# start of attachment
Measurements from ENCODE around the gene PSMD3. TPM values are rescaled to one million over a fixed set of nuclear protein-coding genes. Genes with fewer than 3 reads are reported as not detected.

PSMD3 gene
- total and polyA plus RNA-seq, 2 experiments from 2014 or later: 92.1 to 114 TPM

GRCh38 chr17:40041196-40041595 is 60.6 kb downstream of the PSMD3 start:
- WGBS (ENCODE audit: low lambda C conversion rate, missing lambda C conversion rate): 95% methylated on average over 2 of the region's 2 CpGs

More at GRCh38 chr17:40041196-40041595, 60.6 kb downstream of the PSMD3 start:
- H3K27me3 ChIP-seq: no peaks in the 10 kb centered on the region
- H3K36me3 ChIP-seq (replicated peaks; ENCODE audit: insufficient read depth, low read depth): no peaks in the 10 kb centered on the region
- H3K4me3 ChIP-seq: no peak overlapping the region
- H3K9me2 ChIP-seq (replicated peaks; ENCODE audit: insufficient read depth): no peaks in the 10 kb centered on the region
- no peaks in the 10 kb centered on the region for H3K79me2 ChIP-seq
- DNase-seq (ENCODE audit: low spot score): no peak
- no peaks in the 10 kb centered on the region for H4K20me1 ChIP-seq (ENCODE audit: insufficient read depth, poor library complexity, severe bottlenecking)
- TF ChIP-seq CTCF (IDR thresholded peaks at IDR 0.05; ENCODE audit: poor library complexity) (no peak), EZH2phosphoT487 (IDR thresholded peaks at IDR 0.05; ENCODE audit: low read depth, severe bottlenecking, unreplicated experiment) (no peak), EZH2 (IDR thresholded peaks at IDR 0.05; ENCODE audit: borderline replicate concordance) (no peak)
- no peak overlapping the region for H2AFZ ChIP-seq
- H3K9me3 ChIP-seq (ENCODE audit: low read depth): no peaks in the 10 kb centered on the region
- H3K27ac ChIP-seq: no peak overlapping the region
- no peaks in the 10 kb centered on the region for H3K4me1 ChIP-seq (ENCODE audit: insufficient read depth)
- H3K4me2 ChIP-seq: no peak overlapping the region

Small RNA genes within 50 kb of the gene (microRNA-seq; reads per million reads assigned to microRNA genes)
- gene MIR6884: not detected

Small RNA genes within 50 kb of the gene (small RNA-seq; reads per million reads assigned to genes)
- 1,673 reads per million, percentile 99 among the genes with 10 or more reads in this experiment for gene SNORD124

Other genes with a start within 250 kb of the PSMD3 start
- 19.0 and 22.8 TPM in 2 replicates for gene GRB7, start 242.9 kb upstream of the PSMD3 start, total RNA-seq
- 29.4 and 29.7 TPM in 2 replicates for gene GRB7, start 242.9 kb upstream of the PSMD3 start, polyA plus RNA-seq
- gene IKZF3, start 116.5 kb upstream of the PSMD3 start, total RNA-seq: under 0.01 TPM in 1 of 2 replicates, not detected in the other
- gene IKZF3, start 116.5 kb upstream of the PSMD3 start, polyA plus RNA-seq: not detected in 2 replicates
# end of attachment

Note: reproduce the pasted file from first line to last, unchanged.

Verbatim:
Measurements from ENCODE around the gene PSMD3. TPM values are rescaled to one million over a fixed set of nuclear protein-coding genes. Genes with fewer than 3 reads are reported as not detected.

PSMD3 gene
- total and polyA plus RNA-seq, 2 experiments from 2014 or later: 92.1 to 114 TPM

GRCh38 chr17:40041196-40041595 is 60.6 kb downstream of the PSMD3 start:
- WGBS (ENCODE audit: low lambda C conversion rate, missing lambda C conversion rate): 95% methylated on average over 2 of the region's 2 CpGs

More at GRCh38 chr17:40041196-40041595, 60.6 kb downstream of the PSMD3 start:
- H3K27me3 ChIP-seq: no peaks in the 10 kb centered on the region
- H3K36me3 ChIP-seq (replicated peaks; ENCODE audit: insufficient read depth, low read depth): no peaks in the 10 kb centered on the region
- H3K4me3 ChIP-seq: no peak overlapping the region
- H3K9me2 ChIP-seq (replicated peaks; ENCODE audit: insufficient read depth): no peaks in the 10 kb centered on the region
- no peaks in the 10 kb centered on the region for H3K79me2 ChIP-seq
- DNase-seq (ENCODE audit: low spot score): no peak
- no peaks in the 10 kb centered on the region for H4K20me1 ChIP-seq (ENCODE audit: insufficient read depth, poor library complexity, severe bottlenecking)
- TF ChIP-seq CTCF (IDR thresholded peaks at IDR 0.05; ENCODE audit: poor library complexity) (no peak), EZH2phosphoT487 (IDR thresholded peaks at IDR 0.05; ENCODE audit: low read depth, severe bottlenecking, unreplicated experiment) (no peak), EZH2 (IDR thresholded peaks at IDR 0.05; ENCODE audit: borderline replicate concordance) (no peak)
- no peak overlapping the region for H2AFZ ChIP-seq
- H3K9me3 ChIP-seq (ENCODE audit: low read depth): no peaks in the 10 kb centered on the region
- H3K27ac ChIP-seq: no peak overlapping the region
- no peaks in the 10 kb centered on the region for H3K4me1 ChIP-seq (ENCODE audit: insufficient read depth)
- H3K4me2 ChIP-seq: no peak overlapping the region

Small RNA genes within 50 kb of the gene (microRNA-seq; reads per million reads assigned to microRNA genes)
- gene MIR6884: not detected

Small RNA genes within 50 kb of the gene (small RNA-seq; reads per million reads assigned to genes)
- 1,673 reads per million, percentile 99 among the genes with 10 or more reads in this experiment for gene SNORD124

Other genes with a start within 250 kb of the PSMD3 start
- 19.0 and 22.8 TPM in 2 replicates for gene GRB7, start 242.9 kb upstream of the PSMD3 start, total RNA-seq
- 29.4 and 29.7 TPM in 2 replicates for gene GRB7, start 242.9 kb upstream of the PSMD3 start, polyA plus RNA-seq
- gene IKZF3, start 116.5 kb upstream of the PSMD3 start, total RNA-seq: under 0.01 TPM in 1 of 2 replicates, not detected in the other
- gene IKZF3, start 116.5 kb upstream of the PSMD3 start, polyA plus RNA-seq: not detected in 2 replicates